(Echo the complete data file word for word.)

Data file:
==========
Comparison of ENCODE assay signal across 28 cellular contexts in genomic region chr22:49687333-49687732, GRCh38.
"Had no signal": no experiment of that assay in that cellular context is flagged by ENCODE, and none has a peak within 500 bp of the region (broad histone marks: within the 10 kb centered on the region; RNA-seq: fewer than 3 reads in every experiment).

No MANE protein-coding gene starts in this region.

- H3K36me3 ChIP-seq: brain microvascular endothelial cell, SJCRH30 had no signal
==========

Comparison of ENCODE assay signal across 28 cellular contexts in genomic region chr22:49687333-49687732, GRCh38.
"Had no signal": no experiment of that assay in that cellular context is flagged by ENCODE, and none has a peak within 500 bp of the region (broad histone marks: within the 10 kb centered on the region; RNA-seq: fewer than 3 reads in every experiment).

No MANE protein-coding gene starts in this region.

- H3K36me3 ChIP-seq: brain microvascular endothelial cell, SJCRH30 had no signal